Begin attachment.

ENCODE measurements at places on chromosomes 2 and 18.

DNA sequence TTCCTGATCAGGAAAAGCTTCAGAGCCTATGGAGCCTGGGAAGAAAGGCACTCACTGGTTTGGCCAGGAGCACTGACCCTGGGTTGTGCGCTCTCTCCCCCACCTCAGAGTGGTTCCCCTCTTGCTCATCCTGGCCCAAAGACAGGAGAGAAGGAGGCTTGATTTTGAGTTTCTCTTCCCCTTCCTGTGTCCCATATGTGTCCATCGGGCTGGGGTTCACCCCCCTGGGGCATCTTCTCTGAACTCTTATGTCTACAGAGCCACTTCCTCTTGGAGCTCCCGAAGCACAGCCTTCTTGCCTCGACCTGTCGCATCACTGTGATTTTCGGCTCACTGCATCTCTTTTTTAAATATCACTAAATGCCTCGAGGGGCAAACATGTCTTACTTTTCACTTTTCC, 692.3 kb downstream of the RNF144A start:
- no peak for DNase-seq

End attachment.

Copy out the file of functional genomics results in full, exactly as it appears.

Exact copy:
ENCODE measurements at places on chromosomes 2 and 18.

DNA sequence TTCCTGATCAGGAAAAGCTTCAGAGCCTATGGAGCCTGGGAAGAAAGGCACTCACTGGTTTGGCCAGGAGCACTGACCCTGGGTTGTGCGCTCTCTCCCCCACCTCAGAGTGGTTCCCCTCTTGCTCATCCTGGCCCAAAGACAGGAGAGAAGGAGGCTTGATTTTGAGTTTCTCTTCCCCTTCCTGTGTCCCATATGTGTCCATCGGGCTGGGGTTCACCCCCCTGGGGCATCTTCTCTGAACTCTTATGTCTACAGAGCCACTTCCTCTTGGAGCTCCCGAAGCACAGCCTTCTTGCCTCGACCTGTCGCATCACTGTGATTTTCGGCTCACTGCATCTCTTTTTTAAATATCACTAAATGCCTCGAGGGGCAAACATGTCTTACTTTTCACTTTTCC, 692.3 kb downstream of the RNF144A start:
- no peak for DNase-seq